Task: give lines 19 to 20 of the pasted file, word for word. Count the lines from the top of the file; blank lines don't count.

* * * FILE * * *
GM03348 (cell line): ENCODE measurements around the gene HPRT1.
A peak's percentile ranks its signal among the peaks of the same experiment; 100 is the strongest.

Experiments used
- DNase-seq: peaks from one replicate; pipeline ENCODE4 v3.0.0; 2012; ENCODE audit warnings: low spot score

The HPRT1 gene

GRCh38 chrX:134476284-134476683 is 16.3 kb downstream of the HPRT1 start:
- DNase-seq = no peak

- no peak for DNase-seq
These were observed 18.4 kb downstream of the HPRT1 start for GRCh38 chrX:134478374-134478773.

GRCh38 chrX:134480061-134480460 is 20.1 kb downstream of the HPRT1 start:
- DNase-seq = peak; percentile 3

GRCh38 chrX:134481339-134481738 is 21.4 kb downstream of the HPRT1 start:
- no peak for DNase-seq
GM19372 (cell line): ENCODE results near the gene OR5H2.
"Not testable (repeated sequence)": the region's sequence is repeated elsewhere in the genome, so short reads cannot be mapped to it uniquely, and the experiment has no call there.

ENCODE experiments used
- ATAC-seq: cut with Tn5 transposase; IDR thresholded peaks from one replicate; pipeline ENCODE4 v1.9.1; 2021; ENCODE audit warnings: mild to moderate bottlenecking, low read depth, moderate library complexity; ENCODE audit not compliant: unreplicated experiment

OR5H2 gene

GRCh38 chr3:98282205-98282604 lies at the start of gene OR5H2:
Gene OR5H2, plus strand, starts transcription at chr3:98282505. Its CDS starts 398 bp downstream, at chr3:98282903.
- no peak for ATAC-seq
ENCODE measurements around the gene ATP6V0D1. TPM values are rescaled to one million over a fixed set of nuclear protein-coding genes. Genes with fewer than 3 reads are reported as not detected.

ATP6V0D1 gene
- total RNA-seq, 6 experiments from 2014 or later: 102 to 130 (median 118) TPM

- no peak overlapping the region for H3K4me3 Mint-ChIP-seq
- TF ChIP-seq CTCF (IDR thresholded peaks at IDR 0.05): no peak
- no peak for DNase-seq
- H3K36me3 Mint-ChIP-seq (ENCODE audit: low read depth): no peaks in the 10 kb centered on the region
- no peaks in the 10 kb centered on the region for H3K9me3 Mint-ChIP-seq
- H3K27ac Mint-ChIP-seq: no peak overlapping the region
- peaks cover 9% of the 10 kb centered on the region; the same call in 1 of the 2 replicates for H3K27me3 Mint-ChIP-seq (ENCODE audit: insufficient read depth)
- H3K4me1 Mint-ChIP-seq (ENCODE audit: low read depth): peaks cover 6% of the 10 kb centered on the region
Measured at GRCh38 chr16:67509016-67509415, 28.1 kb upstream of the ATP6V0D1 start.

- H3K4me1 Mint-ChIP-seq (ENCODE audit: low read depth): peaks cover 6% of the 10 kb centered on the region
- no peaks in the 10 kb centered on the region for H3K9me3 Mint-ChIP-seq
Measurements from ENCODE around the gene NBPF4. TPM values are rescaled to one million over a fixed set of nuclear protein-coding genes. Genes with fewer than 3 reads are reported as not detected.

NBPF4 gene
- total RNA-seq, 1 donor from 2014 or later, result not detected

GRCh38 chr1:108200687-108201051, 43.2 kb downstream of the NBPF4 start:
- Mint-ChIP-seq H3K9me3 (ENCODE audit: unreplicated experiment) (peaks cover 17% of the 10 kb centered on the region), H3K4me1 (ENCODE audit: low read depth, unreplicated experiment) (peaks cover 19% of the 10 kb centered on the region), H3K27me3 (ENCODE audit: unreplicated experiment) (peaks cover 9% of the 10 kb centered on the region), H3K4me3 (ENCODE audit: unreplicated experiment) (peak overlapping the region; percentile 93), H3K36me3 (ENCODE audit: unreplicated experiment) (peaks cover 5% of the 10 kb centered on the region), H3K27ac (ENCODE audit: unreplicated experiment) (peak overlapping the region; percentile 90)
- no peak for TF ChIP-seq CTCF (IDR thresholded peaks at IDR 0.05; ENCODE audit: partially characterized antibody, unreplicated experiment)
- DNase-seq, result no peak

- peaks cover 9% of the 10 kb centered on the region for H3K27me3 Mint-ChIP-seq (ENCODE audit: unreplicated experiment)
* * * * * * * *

GRCh38 chr3:98282205-98282604 lies at the start of gene OR5H2:
Gene OR5H2, plus strand, starts transcription at chr3:98282505. Its CDS starts 398 bp downstream, at chr3:98282903.